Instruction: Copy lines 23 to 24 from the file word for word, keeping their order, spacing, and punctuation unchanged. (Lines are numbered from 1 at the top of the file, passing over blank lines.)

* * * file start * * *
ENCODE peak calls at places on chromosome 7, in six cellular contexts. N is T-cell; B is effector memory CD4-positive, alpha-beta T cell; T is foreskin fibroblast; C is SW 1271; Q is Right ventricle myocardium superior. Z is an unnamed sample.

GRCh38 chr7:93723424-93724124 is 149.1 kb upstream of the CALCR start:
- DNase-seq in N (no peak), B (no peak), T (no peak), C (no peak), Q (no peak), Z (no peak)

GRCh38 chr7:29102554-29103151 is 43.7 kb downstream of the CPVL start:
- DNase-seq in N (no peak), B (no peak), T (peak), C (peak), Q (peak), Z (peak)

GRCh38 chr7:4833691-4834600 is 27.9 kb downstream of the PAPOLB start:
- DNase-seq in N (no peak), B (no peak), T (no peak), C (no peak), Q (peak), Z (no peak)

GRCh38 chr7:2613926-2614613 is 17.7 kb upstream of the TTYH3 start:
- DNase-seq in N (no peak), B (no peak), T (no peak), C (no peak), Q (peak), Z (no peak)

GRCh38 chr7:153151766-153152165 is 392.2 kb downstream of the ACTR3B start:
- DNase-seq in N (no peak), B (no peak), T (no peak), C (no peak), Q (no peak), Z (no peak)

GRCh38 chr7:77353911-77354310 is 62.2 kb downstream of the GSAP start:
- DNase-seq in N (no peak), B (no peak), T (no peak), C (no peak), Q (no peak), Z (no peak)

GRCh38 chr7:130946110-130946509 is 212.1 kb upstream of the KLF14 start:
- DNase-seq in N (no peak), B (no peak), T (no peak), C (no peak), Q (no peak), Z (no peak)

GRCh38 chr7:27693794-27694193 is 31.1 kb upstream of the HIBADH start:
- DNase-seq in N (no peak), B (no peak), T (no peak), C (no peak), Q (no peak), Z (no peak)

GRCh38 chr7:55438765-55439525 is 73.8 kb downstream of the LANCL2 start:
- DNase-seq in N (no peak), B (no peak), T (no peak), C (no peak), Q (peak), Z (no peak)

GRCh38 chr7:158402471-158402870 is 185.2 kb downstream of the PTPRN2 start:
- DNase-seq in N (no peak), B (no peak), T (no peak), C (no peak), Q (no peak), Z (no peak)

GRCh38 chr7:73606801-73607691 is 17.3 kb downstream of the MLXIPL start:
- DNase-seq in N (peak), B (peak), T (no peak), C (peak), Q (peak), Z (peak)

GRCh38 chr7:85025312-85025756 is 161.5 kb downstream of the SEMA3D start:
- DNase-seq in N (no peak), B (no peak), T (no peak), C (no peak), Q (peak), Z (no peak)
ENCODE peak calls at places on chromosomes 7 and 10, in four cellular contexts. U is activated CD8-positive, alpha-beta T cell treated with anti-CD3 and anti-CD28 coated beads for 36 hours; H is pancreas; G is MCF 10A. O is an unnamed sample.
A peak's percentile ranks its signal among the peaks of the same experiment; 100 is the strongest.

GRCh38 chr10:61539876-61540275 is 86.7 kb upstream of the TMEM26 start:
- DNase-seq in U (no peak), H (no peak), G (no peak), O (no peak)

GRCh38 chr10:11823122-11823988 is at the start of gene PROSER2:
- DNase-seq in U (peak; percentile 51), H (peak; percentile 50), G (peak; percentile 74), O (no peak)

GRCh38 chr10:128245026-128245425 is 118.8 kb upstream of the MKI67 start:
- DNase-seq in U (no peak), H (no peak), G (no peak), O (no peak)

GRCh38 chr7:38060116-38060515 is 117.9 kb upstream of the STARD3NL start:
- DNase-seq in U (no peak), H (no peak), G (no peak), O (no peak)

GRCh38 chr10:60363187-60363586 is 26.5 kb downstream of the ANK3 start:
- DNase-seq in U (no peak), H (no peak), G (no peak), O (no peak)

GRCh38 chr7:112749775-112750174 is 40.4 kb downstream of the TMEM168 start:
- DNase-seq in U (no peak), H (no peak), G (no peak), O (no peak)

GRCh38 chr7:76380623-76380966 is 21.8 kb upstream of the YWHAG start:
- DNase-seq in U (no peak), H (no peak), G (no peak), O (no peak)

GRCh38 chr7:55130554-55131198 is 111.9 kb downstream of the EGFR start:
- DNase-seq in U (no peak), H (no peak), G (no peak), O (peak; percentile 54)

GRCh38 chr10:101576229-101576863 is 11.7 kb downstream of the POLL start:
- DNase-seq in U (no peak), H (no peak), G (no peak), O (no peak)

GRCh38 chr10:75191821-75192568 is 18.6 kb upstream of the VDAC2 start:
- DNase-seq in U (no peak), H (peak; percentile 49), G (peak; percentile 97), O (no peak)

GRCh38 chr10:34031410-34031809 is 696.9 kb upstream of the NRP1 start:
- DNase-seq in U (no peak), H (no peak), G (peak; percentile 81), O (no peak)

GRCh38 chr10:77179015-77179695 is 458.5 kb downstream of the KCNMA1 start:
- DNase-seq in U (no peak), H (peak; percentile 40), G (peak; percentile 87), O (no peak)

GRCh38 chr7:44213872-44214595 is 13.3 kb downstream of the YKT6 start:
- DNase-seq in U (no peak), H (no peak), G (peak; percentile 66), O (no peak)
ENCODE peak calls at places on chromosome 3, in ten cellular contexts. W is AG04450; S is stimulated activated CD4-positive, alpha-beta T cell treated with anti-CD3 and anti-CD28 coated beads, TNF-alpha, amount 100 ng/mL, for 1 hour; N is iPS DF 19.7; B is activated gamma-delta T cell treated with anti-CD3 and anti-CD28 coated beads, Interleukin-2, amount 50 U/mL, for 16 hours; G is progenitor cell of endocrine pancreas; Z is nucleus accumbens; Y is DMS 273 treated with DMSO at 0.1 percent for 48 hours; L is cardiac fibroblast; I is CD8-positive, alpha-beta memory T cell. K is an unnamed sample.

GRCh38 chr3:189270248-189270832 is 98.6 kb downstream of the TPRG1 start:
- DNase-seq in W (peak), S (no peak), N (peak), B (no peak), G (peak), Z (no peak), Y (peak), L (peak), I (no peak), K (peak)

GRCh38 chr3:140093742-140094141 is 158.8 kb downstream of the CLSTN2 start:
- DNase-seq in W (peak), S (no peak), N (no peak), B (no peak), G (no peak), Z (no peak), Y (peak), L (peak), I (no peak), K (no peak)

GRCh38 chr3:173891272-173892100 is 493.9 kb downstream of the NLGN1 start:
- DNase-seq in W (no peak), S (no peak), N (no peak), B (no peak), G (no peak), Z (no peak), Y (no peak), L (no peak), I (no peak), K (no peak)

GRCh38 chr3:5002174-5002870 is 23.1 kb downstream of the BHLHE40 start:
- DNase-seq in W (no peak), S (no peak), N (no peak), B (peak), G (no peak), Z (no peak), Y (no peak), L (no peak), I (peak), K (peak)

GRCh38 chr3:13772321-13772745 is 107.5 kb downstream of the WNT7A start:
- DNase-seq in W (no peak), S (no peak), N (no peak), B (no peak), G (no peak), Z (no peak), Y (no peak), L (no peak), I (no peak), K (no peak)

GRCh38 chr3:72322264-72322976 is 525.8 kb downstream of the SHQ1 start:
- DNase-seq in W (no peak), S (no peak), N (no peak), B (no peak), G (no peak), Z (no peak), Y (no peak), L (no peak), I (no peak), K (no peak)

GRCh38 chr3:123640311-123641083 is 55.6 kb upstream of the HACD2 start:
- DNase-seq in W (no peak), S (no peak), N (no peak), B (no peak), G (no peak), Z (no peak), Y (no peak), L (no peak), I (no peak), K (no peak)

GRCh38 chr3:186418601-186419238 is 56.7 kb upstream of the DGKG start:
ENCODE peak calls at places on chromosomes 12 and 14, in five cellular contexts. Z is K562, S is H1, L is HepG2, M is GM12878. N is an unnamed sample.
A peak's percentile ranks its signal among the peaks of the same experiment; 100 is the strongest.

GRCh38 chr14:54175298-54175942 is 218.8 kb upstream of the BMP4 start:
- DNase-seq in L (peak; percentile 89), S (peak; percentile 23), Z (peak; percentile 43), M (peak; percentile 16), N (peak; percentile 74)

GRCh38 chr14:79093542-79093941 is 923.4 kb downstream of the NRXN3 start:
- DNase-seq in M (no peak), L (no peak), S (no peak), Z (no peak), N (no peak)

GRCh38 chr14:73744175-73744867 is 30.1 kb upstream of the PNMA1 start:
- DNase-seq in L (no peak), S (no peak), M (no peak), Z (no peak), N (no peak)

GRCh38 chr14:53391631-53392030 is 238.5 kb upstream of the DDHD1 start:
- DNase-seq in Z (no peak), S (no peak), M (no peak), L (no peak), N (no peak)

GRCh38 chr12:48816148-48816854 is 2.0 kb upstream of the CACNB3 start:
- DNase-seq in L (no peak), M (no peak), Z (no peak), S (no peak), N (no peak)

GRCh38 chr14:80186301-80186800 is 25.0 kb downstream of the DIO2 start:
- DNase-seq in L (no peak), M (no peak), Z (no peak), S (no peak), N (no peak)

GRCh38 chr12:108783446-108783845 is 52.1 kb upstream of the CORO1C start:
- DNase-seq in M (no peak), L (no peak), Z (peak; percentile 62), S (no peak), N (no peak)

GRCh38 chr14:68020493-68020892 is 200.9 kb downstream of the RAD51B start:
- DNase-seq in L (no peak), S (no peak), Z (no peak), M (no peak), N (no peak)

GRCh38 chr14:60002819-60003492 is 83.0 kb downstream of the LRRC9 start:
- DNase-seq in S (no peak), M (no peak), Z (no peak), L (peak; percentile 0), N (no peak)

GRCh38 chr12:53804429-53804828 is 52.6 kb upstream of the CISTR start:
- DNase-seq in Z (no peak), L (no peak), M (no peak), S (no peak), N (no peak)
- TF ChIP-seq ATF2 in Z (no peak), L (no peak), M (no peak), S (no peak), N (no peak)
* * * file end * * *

- DNase-seq in N (peak), B (peak), T (no peak), C (peak), Q (peak), Z (peak)

GRCh38 chr7:85025312-85025756 is 161.5 kb downstream of the SEMA3D start: